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August 17, 2018


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The criticism that Lehman should have been saved is an after the fact one that ignores the political realities that faced the executive branch. The collapse of Bear Stearns just a few months earlier led to strong criticism that the New York Fed had played a major role in cajoling JP Morgan Chase to jump in. There was zero political support for bailing out Lehman in Congress. The $700 billion bill initially went down to defeat in the House only to be reversed when the market collapsed on that vote.

What should concern us today is that the federal government imposed tens of billions of dollars of fines on the banks (B of A, Chase, Wells) that bought out failing institutions like Merrill, Countrywide, Wachovia, Wash. Mutual etc. for misconduct at those institutions prior to their acquisition. There should be no expectation that private sector buyouts during the next crisis will be available from any management that remembers how the political system responded this past time.

Anthony Gaughan

That is a great point, Paul.

In his autobiography, former President George W. Bush writes that he knew the first TARP "vote would be a disaster" because of political opposition to bailing out Wall Street. In fact, he had personally lobbied members of the House Republican caucus without success before the failed vote on TARP on Monday, September 29. But when the Dow fell 777 points the next day, the political dynamics changed entirely. As Bush writes, "My warnings about the system going down had a lot more credibility this time." On Friday, Oct. 3 the bill passed 263-171, but that means that 171 members still voted against it!

Accordingly, I absolutely agree that there was zero chance of Congressional approval for a Lehman bailout in early September 2008. Indeed, with the broader systemic risks only dimly understood by Congress and the public at that point, the political blowback against a Lehman bailout would have been immense and deeply unpredictable.

Thanks so much for your comment, Paul!

Scott Pruitt Edndowed Chair in Environmental Justice

What if this happened on Our Dear Leader's watch? He would blame Crooked Hillary, Obama, Democrats, Liberals, Mueller, Europe, Pelosi, low IQ Waters, Blacks, Hispanics, McCain fake Media, CNN...Then let the country go to Hell. At least Bush put aside political rancor and opposition to the Iraq War and Hurricane Katrina to reach out to all who could alleviate this crisis... He didn't hold a grudge and punish folks with dissenting view.

Scott Pruitt Edndowed Chair in Environmental Justice

One more comment. I am not sure if a second Great Depression was averted. I have driven thousands of miles of back roads traveling to rural courthouses; these small towns are not booming and the countryside is filled with shanties and rusted automobiles. When the only business in town is an antique "mall," with a dusty window and "Open" flag, it tells me, that this is a sign of economic strain. Many towns are like that...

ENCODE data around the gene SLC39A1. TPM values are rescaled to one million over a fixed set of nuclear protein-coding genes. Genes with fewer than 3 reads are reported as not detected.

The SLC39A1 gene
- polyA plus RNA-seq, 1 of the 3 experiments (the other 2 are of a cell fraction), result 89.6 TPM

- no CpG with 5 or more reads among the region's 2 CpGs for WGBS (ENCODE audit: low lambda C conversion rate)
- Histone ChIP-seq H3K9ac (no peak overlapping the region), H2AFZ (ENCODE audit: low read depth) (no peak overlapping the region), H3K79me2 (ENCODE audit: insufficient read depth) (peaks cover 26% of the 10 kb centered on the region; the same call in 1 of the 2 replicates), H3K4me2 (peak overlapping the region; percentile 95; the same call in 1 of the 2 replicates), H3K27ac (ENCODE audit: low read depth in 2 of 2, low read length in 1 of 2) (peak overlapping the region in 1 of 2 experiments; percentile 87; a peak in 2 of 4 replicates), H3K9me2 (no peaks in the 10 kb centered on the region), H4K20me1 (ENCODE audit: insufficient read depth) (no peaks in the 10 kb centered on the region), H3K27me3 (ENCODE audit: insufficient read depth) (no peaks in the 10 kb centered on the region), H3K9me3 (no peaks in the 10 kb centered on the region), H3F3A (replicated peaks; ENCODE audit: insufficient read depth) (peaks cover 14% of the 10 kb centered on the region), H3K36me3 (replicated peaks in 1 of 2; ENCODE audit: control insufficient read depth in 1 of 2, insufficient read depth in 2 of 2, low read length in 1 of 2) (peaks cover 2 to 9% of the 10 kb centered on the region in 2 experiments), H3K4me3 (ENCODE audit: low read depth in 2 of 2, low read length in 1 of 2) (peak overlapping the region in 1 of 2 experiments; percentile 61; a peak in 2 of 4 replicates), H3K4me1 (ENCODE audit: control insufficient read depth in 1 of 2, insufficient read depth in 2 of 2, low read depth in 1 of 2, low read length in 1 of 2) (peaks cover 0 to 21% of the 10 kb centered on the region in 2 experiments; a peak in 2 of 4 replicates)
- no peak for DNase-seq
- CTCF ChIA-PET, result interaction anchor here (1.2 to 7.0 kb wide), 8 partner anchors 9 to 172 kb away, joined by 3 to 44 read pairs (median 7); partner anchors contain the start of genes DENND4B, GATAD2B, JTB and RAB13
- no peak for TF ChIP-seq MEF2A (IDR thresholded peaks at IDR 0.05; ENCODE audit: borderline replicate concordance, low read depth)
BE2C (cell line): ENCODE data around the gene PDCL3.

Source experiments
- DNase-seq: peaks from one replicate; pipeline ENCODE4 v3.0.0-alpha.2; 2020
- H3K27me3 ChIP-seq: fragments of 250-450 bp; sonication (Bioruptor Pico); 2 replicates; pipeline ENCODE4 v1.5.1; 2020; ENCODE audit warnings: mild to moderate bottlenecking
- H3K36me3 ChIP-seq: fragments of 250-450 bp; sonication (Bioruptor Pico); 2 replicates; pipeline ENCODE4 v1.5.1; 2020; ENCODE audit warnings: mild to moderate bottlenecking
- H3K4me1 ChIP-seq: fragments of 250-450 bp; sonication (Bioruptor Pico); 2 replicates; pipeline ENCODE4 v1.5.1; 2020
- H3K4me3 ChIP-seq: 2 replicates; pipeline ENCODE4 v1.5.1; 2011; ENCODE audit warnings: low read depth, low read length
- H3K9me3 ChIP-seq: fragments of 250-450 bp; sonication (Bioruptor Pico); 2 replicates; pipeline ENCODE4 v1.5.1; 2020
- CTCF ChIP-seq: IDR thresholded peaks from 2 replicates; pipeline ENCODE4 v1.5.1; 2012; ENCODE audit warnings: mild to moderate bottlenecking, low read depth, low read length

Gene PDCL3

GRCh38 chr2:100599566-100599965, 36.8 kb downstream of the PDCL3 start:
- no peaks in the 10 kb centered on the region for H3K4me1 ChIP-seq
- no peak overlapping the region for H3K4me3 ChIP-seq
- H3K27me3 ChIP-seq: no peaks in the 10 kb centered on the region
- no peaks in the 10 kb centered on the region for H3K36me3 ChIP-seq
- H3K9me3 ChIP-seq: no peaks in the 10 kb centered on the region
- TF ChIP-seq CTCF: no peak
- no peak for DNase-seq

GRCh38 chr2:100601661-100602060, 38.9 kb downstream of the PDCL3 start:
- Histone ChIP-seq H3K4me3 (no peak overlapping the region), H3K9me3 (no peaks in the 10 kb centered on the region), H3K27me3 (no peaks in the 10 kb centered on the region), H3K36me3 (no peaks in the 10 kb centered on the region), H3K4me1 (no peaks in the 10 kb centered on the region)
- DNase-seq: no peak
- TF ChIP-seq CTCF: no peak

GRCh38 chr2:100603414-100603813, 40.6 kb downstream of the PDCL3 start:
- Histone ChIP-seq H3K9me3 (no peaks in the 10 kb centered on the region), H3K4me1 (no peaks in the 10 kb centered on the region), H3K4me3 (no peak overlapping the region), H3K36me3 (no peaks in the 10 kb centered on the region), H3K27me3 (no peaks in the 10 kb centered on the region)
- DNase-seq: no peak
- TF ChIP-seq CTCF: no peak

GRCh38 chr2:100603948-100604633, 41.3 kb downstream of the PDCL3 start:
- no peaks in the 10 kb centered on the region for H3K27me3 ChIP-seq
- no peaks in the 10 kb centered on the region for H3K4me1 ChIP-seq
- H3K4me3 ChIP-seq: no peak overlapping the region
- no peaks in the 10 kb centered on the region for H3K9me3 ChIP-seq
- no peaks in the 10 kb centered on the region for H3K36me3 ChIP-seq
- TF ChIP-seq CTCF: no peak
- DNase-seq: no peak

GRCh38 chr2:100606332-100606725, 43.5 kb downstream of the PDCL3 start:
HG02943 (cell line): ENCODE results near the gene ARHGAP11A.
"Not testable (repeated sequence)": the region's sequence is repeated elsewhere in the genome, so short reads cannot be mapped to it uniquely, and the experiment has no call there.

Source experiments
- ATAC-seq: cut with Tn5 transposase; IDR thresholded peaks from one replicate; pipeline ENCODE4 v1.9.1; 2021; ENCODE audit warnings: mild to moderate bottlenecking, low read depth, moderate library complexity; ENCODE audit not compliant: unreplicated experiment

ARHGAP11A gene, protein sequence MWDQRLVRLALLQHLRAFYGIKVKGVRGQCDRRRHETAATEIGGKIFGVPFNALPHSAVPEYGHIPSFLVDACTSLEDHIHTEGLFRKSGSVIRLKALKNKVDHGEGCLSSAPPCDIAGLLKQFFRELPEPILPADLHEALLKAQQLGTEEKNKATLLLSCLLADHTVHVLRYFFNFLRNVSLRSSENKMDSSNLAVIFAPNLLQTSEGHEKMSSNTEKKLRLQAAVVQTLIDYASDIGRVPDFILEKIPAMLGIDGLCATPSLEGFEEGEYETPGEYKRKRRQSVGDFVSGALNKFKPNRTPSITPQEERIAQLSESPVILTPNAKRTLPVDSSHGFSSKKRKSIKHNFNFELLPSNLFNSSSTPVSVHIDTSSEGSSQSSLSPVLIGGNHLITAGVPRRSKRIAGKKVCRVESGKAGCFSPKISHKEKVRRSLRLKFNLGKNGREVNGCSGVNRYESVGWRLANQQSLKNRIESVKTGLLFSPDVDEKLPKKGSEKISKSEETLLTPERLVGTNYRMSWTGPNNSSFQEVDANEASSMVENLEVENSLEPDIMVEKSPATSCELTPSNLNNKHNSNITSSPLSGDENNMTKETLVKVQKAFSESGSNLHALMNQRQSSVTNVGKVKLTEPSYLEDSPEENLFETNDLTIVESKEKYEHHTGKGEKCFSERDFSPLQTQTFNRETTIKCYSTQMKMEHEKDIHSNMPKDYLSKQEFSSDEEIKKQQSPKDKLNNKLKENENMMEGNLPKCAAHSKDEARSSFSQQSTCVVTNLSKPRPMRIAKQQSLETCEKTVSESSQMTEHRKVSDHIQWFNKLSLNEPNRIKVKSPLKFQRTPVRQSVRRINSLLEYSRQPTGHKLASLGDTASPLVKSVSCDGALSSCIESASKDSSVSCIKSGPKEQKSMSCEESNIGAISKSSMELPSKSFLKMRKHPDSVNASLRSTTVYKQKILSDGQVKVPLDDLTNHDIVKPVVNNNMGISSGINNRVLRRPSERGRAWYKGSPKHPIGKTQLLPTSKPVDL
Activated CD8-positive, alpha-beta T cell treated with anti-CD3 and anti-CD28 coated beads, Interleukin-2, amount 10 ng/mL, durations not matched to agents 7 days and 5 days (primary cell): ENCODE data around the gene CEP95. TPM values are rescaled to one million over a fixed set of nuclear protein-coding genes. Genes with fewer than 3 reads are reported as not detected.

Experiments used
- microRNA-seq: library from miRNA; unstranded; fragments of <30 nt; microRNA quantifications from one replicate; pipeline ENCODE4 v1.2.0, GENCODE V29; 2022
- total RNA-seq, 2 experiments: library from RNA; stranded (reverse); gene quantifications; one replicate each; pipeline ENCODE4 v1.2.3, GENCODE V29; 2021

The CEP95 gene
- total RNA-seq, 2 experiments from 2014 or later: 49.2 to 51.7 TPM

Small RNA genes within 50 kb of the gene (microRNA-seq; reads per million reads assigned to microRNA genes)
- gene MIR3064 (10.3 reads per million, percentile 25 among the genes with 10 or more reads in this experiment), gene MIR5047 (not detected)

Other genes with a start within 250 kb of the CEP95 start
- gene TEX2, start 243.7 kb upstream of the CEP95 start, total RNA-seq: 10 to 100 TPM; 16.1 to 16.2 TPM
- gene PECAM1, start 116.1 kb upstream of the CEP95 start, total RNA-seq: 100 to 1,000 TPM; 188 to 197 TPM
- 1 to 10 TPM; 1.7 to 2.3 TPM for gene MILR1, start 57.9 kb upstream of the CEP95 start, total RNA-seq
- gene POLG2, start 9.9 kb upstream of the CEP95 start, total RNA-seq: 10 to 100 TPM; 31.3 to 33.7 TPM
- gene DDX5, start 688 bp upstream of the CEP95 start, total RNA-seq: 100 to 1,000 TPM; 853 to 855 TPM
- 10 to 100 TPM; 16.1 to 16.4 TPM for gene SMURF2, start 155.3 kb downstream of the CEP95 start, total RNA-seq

Anthony Gaughan

That is an important point, Scott Pruitt Endowed Chair in Environmental Justice. The economic decline of rural and small-town America has not gotten enough coverage nationally. But it is starting to get more attention. In fact, there is an article on the problem of stagnant wages in a booming economy in this morning's Washington Post that uses Ames, Iowa as a case study. Here is a link to it:

Thank you for your comment, Scott.


He plundered the treasury to pay off Goldman's gambling debts and to bail out the rich at the expense of the poor. He came up through the most disgusting corridors of power, and his most frequent visitor at Treasury was . . . Blankfield the CEO of Goldman. A truly disgusting human being.

Scott Pruitt Edndowed Chair in Environmental Justice


I think you got the CEO' name and facts wrong. Evidence? Facts???

Steve Diamond

I give a thumbs down to this documentary. It was all about how Hank the All American saved the world. It was not really a serious or even helpful introductory analysis to the crisis. I have heard that the new Adam Tooze book is quite good, though obviously a lot more work. In any case, for short and pithy I still think the Big Short is the way to go.

Anthony Gaughan

Steve, I've heard that the Adam Tooze book is good too. And I also loved the Big Short! Have a good weekend.

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